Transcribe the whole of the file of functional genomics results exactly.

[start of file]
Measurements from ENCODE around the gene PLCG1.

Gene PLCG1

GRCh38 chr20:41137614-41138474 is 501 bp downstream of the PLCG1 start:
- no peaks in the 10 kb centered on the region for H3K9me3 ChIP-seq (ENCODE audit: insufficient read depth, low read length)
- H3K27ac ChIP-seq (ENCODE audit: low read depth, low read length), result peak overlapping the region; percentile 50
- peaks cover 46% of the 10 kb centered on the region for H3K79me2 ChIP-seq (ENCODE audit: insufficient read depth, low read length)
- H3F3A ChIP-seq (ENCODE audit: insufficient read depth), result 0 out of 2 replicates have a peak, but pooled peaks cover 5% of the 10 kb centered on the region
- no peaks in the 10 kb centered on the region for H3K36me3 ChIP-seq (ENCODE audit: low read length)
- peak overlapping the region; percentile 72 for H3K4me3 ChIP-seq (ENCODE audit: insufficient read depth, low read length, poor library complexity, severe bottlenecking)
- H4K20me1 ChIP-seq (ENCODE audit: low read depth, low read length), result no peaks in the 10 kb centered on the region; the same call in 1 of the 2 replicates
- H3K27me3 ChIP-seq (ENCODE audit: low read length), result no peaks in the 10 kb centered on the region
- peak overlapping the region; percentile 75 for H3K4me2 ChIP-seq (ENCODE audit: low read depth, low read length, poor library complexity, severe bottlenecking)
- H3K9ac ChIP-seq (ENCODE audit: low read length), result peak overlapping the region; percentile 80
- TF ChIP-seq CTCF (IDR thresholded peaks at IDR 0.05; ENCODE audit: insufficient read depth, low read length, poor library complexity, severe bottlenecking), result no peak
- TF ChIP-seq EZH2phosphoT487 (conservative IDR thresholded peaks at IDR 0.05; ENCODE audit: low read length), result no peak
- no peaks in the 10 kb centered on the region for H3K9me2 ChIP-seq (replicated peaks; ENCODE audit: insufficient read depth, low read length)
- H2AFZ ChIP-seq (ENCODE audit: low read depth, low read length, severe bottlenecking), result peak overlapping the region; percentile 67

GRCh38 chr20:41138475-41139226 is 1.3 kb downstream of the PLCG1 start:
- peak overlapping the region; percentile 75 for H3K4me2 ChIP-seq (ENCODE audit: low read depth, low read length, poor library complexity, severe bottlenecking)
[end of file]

Measurements from ENCODE around the gene PLCG1.

Gene PLCG1

GRCh38 chr20:41137614-41138474 is 501 bp downstream of the PLCG1 start:
- no peaks in the 10 kb centered on the region for H3K9me3 ChIP-seq (ENCODE audit: insufficient read depth, low read length)
- H3K27ac ChIP-seq (ENCODE audit: low read depth, low read length), result peak overlapping the region; percentile 50
- peaks cover 46% of the 10 kb centered on the region for H3K79me2 ChIP-seq (ENCODE audit: insufficient read depth, low read length)
- H3F3A ChIP-seq (ENCODE audit: insufficient read depth), result 0 out of 2 replicates have a peak, but pooled peaks cover 5% of the 10 kb centered on the region
- no peaks in the 10 kb centered on the region for H3K36me3 ChIP-seq (ENCODE audit: low read length)
- peak overlapping the region; percentile 72 for H3K4me3 ChIP-seq (ENCODE audit: insufficient read depth, low read length, poor library complexity, severe bottlenecking)
- H4K20me1 ChIP-seq (ENCODE audit: low read depth, low read length), result no peaks in the 10 kb centered on the region; the same call in 1 of the 2 replicates
- H3K27me3 ChIP-seq (ENCODE audit: low read length), result no peaks in the 10 kb centered on the region
- peak overlapping the region; percentile 75 for H3K4me2 ChIP-seq (ENCODE audit: low read depth, low read length, poor library complexity, severe bottlenecking)
- H3K9ac ChIP-seq (ENCODE audit: low read length), result peak overlapping the region; percentile 80
- TF ChIP-seq CTCF (IDR thresholded peaks at IDR 0.05; ENCODE audit: insufficient read depth, low read length, poor library complexity, severe bottlenecking), result no peak
- TF ChIP-seq EZH2phosphoT487 (conservative IDR thresholded peaks at IDR 0.05; ENCODE audit: low read length), result no peak
- no peaks in the 10 kb centered on the region for H3K9me2 ChIP-seq (replicated peaks; ENCODE audit: insufficient read depth, low read length)
- H2AFZ ChIP-seq (ENCODE audit: low read depth, low read length, severe bottlenecking), result peak overlapping the region; percentile 67

GRCh38 chr20:41138475-41139226 is 1.3 kb downstream of the PLCG1 start:
- peak overlapping the region; percentile 75 for H3K4me2 ChIP-seq (ENCODE audit: low read depth, low read length, poor library complexity, severe bottlenecking)